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|This viral ad may be contagious|
|A new sea view|
|75 years of coelacanth research|
|Sell your science at FameLab|
|Young science communicators show their mettle|
|Brazil nuts, bees and orchids|
|Winning design powers aeroplane|
|Journalists and scientists meet|
|Brainstorming solutions for tomorrow|
|Meet Sibongile Mokoena|
|SAIAB at Scifest Africa|
|A world in one cubic foot|
|Biodiversity Youth Symposium|
|Daveyton now has an eye to the sky|
|In the news|
|It's a fact!|
Daveyton now has an eye to the sky
The Mbikwa Cindy Community Hall, where the telescope was handed over by Patrick Thompson, Group Executive: NRF Human Resources and Stakeholder Relations - himself a member of the Daveyton community - was a hub of excitement from early to late in the day.
About 200 learners from seven schools in the area participated in astronomy-related activities such as building working telescopes. In the evening, the public were invited to attend presentations on astronomy. They were introduced to the night sky in the mobile planetarium and telescopes were made available for sky viewing.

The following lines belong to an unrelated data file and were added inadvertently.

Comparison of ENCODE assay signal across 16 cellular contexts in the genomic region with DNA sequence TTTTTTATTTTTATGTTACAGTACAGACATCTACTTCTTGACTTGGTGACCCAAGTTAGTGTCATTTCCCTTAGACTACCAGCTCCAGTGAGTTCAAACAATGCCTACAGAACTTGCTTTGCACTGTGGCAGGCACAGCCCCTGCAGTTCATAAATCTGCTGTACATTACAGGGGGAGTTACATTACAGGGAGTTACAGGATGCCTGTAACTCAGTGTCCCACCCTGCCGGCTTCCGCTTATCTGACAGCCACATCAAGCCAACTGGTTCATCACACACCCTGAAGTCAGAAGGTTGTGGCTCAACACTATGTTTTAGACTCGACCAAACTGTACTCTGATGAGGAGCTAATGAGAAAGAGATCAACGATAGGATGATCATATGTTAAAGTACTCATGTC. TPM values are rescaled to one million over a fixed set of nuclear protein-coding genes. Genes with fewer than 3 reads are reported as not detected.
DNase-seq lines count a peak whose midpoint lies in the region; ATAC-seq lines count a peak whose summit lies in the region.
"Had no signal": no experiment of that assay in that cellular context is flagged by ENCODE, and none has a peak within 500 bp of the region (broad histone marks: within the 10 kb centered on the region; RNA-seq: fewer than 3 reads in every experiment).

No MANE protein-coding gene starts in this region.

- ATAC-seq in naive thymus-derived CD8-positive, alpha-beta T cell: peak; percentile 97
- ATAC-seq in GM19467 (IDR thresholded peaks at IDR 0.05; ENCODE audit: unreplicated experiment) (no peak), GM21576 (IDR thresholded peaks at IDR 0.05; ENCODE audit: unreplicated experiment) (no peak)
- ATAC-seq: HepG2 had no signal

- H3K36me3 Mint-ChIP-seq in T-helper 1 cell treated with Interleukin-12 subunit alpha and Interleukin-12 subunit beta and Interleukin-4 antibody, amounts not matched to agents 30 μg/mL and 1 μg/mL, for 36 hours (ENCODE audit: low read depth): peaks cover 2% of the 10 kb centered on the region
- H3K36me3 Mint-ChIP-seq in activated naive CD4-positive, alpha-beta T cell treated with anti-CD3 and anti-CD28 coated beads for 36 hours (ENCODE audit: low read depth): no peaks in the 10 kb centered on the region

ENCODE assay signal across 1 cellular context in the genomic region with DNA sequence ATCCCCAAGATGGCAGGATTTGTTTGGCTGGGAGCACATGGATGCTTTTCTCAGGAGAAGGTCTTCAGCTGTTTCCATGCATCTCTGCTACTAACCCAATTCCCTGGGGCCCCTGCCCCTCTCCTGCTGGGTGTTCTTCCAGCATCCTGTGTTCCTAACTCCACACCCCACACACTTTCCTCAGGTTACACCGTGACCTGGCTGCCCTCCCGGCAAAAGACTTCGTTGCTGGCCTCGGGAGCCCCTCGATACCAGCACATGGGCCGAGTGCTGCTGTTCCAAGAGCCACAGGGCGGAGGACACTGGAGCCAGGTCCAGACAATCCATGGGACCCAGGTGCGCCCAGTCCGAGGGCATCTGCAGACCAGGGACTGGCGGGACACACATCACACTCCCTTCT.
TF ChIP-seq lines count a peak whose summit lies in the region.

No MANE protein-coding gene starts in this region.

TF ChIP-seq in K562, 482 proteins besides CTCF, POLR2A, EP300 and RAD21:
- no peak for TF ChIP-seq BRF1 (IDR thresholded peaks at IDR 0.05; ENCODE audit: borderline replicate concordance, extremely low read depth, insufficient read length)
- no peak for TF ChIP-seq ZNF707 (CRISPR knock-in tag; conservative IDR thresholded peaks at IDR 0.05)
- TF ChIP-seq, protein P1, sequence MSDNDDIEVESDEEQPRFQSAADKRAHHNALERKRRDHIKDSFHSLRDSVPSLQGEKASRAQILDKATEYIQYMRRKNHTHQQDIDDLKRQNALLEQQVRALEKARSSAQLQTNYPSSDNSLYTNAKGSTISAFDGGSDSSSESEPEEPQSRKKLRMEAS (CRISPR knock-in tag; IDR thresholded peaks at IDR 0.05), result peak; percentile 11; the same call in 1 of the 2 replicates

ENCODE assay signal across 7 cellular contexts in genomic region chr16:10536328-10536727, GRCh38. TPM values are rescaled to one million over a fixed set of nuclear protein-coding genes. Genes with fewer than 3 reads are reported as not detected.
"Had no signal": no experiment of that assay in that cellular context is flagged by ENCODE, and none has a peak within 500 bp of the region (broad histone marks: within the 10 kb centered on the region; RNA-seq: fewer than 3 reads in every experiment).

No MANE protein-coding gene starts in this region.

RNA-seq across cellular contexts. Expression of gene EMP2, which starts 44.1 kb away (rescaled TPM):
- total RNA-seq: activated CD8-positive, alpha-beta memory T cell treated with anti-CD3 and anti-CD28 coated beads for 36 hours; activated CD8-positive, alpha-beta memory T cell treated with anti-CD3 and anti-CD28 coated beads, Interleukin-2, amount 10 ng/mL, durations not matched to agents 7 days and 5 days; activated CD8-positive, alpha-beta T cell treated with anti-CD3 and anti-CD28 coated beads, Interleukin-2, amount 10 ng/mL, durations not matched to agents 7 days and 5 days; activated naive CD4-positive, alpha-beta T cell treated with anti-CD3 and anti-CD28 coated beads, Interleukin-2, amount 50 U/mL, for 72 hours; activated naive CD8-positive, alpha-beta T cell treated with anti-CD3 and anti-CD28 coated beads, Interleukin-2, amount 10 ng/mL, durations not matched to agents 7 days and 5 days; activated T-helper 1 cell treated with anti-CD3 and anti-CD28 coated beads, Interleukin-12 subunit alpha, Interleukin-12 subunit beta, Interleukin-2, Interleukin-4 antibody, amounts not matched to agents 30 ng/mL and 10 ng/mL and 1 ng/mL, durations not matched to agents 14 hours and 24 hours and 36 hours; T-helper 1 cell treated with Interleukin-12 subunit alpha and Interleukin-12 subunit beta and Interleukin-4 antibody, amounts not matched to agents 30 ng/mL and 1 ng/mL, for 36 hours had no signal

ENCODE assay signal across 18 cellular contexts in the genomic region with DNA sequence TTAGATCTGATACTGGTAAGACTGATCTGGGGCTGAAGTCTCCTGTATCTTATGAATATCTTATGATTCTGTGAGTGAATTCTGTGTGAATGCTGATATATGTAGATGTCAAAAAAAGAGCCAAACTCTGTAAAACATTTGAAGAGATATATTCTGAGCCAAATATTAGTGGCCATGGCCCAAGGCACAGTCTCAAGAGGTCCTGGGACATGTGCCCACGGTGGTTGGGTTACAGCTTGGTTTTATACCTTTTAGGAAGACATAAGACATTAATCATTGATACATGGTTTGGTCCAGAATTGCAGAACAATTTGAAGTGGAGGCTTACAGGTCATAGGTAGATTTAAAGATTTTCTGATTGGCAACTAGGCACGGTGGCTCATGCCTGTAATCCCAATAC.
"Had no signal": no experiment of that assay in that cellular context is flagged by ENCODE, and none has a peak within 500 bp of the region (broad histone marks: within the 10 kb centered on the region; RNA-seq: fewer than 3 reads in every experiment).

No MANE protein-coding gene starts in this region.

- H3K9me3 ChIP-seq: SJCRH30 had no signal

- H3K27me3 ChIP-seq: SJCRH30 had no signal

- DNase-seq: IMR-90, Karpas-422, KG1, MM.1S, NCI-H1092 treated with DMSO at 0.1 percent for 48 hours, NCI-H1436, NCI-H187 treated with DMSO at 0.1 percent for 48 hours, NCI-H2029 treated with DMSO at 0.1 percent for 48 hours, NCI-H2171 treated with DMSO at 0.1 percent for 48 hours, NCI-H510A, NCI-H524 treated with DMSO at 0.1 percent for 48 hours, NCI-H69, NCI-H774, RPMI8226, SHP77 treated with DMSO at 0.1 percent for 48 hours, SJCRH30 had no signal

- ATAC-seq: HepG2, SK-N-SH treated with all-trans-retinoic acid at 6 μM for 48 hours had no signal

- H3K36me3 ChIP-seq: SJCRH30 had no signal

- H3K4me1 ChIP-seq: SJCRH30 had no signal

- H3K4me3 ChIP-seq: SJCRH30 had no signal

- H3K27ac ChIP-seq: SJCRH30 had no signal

"I was touched by people's reaction when they first saw a planet through a telescope," says Shadrack Mkansi of SAASTA's Science Awareness Platform. "People know about planets, but to actually see one and realise that it is different from a star is a real eye-opener."
RGM, which is an NGO with the vision to transform people's lives through education, will use the telescope to create greater awareness of the role of science, engineering and technology among people living in the community. They are well geared for this task, since they already organise excursions and events to expose the learners of Ekurhuleni to knowledge and opportunities outside the classroom.
RGM's main focus is to provide extra tuition in Mathematics, Physical Science and Accounting to high school learners.